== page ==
Harefield

 

Hill End Road

An isolated hamlet.  Marked as ‘Hillend’ on the Ordnance Survey map of 1880, that is ‘district by the hill', from Middle English ‘ende’. The hill referred to is called One Tree Hill. The name is more likely to derive from a former landowner. Houses here in 1754 and later cheap cottages built for workers in the local quarries and brickworks.

Building in the area after the First World War.

Plough – no custom and converted into a nursery school.

Vernon Arms

Old Park Wood A large proportion of this wood is considered to be ancient woodland covering a varying geology of chalk or sand.  Formerly belonging to the estates of Harefield Park. On the ridge, oak and birch woodland dominates with a bracken field layer. Oak and ash occupy the lower slopes, shading into alder woodland along the springline valleys. Rare plants such as opposite-leaved golden saxifrage are still found here, although herb Paris—once plentiful in the wood—seems to have disappeared. Early purple orchid and coral root are just a couple ot species that contribute to the unusual environment.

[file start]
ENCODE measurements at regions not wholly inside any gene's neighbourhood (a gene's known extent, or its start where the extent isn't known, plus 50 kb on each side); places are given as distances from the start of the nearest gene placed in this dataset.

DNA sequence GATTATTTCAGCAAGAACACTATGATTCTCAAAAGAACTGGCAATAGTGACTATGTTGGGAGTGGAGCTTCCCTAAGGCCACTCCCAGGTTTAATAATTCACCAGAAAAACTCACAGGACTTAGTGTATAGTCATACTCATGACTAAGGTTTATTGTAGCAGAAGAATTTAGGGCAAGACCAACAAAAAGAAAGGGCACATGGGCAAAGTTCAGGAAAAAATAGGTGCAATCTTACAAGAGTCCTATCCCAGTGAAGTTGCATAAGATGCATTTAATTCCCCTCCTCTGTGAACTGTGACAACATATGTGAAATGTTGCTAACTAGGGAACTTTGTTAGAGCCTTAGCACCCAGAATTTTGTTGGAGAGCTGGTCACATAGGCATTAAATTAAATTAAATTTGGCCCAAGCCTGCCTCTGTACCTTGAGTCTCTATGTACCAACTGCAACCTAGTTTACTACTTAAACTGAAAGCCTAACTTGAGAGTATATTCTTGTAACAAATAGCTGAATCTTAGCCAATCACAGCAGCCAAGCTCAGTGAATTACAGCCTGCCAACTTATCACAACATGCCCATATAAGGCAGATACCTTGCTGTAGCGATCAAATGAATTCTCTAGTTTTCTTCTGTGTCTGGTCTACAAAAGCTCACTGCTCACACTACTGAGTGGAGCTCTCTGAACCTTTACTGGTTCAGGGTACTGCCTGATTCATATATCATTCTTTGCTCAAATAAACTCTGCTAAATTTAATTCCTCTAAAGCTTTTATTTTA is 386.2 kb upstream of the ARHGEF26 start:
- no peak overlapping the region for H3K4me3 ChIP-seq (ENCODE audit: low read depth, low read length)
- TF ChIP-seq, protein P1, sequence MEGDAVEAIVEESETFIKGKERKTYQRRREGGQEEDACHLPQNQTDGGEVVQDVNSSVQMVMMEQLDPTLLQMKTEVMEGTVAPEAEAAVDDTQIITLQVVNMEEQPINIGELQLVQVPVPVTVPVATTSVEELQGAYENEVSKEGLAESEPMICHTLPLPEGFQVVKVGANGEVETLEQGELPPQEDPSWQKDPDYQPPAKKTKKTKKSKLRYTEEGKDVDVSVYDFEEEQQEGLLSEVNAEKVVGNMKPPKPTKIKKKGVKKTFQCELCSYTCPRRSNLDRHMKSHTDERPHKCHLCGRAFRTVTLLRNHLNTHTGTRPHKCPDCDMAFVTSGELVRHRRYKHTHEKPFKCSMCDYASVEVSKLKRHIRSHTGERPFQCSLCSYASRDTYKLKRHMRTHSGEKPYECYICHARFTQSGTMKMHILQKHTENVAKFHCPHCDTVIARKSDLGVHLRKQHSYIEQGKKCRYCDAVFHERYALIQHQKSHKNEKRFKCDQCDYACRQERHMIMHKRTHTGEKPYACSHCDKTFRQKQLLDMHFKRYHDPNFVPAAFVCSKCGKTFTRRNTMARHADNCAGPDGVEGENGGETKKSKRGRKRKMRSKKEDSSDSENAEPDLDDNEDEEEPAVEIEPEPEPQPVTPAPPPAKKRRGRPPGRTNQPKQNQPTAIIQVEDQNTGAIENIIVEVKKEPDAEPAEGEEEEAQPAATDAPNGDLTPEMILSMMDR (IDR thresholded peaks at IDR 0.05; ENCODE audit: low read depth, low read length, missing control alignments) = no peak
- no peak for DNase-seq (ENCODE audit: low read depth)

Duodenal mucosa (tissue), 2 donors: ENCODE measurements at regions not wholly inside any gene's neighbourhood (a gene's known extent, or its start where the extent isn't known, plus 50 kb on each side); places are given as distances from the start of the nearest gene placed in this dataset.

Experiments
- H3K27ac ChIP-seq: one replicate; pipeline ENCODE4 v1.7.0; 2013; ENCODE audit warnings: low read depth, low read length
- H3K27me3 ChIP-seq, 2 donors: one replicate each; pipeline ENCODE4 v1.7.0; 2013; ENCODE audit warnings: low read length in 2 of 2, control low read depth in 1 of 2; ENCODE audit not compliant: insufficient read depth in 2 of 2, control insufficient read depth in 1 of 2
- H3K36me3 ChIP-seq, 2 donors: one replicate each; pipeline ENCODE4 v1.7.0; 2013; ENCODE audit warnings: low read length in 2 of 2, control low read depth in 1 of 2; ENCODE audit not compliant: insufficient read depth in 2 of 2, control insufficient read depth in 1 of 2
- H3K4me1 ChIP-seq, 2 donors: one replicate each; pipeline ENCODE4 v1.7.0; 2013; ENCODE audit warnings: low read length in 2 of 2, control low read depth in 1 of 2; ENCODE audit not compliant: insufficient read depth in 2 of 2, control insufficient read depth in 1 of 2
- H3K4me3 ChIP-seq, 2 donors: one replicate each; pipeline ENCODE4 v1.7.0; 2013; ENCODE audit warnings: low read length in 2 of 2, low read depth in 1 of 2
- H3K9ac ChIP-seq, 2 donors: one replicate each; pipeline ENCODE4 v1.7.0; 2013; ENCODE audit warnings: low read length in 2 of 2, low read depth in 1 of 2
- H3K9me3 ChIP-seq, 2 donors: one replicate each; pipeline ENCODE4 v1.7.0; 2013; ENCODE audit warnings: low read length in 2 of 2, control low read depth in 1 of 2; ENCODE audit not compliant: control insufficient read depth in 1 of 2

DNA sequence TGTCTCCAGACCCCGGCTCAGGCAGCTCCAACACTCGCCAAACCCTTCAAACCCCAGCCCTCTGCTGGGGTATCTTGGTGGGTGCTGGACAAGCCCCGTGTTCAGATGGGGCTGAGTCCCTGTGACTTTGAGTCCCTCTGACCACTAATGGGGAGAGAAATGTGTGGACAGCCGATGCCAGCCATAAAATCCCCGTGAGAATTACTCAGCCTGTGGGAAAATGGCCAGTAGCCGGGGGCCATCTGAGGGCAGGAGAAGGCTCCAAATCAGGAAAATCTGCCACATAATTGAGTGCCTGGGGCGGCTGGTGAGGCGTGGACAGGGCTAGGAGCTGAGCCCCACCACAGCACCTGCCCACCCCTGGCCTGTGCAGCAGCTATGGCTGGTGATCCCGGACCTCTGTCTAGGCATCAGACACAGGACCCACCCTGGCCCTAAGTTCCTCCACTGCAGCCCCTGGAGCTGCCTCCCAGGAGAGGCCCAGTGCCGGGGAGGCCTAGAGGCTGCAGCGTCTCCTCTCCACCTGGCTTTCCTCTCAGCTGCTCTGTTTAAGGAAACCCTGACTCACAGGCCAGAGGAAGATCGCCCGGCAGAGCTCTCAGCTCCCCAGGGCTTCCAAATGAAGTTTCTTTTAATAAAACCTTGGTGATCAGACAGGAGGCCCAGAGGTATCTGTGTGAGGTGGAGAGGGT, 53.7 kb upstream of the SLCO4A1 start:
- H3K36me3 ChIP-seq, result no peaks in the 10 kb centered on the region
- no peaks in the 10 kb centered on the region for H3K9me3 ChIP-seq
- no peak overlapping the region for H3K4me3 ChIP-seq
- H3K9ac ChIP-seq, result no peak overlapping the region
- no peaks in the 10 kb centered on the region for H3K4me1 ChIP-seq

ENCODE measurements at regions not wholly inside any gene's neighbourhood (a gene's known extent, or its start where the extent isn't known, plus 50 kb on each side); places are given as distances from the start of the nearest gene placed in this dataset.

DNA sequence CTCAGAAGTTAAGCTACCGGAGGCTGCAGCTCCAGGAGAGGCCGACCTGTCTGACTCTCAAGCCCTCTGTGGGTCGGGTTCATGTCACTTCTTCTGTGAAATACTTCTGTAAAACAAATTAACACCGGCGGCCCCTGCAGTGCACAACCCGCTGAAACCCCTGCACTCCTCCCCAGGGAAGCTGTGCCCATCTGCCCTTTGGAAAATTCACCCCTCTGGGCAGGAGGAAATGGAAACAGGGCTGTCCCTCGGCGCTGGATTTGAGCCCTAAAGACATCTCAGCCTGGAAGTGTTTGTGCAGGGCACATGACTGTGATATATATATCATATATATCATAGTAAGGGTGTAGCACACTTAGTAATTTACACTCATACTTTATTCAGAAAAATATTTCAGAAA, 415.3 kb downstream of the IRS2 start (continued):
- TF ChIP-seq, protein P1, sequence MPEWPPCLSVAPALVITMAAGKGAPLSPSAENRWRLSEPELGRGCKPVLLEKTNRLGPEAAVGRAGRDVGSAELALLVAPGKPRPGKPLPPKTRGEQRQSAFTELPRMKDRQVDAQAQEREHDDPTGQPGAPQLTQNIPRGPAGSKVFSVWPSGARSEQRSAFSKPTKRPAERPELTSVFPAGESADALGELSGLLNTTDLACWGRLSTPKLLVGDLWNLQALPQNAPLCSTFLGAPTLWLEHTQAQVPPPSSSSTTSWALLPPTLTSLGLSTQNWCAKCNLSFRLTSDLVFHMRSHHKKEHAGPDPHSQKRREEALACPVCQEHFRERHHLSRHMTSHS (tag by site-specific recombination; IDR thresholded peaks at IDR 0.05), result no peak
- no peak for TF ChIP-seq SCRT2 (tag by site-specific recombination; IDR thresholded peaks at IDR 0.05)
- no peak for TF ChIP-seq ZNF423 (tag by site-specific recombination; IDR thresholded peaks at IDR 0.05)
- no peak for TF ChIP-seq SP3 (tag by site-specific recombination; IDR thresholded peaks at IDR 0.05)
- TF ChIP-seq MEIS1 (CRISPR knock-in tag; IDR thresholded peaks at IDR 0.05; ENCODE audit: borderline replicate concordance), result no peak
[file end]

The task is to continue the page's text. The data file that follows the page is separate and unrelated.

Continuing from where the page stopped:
Rickmansworth Road

Chalk shaft. North East of the road. A 75 ft. shaft with a 20 ft. by 15 ft. cross section.  Dug between 1880 and 1900 to pump water. The cross beams and remains of the pump are still in place in the shaft. Moving water could be seen at the bottom and it is possible that if some of the debris were removed access could be gained to a set of adits.

Harefield Grove. Initial services.  The house is a Grade II listed 18th mansion  with landscaped water gardens. Converted to offices in 1985.

Harefield Grove Farm.  Farm here in 1684 called Guttersdean Farm. In the 19th exotic fruit and vegetables grown in 100 greenhouses with 50 miles of hot water pipes.  Used as C15s HQ in The Professionals.

The Lodge

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